14. “I believe nobody would want to die. So if the death penalty is enforced, a person who is to commit a murder would clearly know that if he carries out the act, his punishment would be his life. I believe this will deter him from committing such acts,” Mahloof said.

    This would clearly be depended on a competent justice and legal system that can prove beyond reasonable doubt that the person had indeed committed the crime. Throw in a bit of bribery, cunningness and intimidation, you will have the accused roaming free in no time...


  15. So long as political leaders patronize gangs crimes including murder will not go down.

  16. @moosa rahseed,
    "and 99% of the population want them to taste the death they gave to their victim"

    please speak for yourself and not the rest of the population, unless you have conducted a reliable survey of the entire population that proves 99% agrees with your views - which I personally disagree with very strongly.

    Thank you!

  17. The death penalty is not a deterrence to crime. In countries like the United States, where people are still put to death, the crime rate increases rather than decreases regardless of the threat of death or otherwise.

    The death penalty usually causes more suffering to the victims family. As the legal appeals process for the culprit could drag for years cause more pain and suffering for the victims family. Even the cost associated in putting a man or woman to death (with all legal wrangling) is much higher than keeping one alive for the rest of their lives in a prison.

    Many innocent people have been put to death under the death penalty in the few nations that still carry out capital punishment. Also, it's inevitable that due to the quality of judiciary and political environment, many may be put to death simply due to corruption or political reasons.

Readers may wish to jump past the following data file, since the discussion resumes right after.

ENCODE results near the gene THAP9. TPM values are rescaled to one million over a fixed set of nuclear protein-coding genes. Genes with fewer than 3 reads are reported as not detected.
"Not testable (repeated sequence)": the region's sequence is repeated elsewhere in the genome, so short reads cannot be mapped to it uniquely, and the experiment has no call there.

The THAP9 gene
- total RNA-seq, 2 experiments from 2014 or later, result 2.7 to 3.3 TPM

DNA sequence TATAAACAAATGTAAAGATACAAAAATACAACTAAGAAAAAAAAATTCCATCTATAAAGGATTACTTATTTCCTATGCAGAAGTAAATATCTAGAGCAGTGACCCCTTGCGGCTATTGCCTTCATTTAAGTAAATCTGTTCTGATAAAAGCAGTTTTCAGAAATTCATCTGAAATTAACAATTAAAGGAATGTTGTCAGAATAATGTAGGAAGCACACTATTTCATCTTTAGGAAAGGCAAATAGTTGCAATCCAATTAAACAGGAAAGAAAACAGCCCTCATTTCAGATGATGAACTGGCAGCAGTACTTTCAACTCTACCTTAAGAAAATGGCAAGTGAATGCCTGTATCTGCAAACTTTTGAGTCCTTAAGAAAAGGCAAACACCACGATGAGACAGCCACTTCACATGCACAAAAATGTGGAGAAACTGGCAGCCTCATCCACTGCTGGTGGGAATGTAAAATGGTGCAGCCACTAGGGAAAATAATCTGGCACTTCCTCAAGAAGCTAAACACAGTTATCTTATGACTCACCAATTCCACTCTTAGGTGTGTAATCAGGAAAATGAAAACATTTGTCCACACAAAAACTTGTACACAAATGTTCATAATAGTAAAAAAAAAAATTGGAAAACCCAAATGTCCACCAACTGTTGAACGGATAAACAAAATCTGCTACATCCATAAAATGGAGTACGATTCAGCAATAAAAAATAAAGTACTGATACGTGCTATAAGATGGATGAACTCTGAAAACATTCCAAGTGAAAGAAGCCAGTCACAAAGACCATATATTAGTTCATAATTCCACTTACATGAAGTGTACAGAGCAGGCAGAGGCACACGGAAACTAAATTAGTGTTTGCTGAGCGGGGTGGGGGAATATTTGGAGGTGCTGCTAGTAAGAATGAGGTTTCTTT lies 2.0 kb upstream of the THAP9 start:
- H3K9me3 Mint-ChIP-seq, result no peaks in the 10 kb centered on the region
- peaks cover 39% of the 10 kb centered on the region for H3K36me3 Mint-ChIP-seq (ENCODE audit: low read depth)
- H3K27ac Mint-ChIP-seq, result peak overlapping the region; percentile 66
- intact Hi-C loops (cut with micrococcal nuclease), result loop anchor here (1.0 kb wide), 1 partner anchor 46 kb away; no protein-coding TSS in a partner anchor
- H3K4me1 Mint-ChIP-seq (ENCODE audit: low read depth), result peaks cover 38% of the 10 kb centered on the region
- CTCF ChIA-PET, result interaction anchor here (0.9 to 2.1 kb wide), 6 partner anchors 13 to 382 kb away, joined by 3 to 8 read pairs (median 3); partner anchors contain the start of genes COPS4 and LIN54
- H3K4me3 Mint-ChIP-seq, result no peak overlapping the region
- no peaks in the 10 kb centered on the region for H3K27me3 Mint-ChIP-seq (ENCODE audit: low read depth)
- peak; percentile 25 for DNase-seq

Eventually, the Taliban side of Maldivian politics would use the death penalty to prosecute people for such things as adultery, homosexuality, apostasy and anything they pull out of thin air.

  18. Substance abuse is the driver behind most of the crimes committed including the homicide of Lawyer Najeeb. How the drug problem got out of hand is a question the nation should ask MAG. His inaction is the main reason we are in this mess.

    Other factor involves the expensive life style adopted by youth who in order to remain cool and trendy need tons of money. They are prepared to grab that even if it meant taking the life of another human being.

    Death penalty is the obvious solution that comes to the minds of people whenever shocked by the tragic news of another murder. Leaving aside the emotions, the implication of a small community like Maldives killing humans may drag us even into deeper pit.

    Needless to say and I know it is outrageous even to imagine is the solution suggested by our former President - offer the youth the forbidden drink or something of sort. A solution that will cut the drug use by 50% overnight!

  19. @K
    Now you are clutching at straws. Just read the story in haveeru or Sun and see how people rated the comments.

  20. @Moosa rasheed on Fri, 6th Jul 2012 6:36 AM

    Really? In that case why start with previous regime? Let's start with we let the king rape & execute young girls. And while we are at it, let's discuss why the Moroccon terrorist landed here without a visa and started spreading hate here.

  21. @no hate please
    Its kind of amazing to see someone judgemental about someone who had taken a loss of that sort,

    Wonder how you would deal with it if you had to suffer in a similar manner